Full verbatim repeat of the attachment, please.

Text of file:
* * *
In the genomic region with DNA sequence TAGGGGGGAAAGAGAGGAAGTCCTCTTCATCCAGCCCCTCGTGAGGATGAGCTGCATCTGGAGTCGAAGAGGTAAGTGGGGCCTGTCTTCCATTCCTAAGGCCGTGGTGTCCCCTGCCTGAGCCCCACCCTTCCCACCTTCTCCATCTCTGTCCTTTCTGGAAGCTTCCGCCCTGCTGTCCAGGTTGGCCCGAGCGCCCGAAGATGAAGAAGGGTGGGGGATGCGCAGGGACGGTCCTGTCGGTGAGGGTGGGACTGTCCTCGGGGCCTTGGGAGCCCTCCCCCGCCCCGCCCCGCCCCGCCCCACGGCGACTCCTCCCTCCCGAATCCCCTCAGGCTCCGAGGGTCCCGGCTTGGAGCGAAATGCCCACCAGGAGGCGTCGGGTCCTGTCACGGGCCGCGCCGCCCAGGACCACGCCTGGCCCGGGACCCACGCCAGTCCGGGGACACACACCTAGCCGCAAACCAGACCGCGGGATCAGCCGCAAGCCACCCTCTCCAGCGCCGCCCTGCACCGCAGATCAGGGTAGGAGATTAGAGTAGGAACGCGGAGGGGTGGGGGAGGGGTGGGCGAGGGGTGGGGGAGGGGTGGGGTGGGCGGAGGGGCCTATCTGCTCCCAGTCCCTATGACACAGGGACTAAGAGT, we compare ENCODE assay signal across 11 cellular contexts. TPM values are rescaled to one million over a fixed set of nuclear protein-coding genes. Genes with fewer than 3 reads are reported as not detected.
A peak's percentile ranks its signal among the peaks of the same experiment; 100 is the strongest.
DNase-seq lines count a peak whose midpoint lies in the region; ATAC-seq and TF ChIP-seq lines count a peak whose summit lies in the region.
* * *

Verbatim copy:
In the genomic region with DNA sequence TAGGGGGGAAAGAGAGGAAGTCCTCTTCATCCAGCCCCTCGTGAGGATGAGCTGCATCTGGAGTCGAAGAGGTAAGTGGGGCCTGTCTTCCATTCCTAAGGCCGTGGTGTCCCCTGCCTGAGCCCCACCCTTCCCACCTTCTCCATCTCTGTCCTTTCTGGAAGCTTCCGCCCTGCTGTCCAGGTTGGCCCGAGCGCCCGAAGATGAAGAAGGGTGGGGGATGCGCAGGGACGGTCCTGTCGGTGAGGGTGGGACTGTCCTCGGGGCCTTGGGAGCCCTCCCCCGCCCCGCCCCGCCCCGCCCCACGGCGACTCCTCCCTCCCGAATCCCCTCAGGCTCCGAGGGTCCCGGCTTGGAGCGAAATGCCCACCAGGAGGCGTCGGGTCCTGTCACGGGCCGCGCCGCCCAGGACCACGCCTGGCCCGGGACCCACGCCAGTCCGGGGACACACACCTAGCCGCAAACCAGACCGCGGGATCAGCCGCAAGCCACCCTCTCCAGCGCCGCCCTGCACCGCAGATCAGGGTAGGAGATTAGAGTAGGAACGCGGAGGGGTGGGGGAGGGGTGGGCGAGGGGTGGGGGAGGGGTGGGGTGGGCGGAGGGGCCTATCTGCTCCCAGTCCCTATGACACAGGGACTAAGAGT, we compare ENCODE assay signal across 11 cellular contexts. TPM values are rescaled to one million over a fixed set of nuclear protein-coding genes. Genes with fewer than 3 reads are reported as not detected.
A peak's percentile ranks its signal among the peaks of the same experiment; 100 is the strongest.
DNase-seq lines count a peak whose midpoint lies in the region; ATAC-seq and TF ChIP-seq lines count a peak whose summit lies in the region.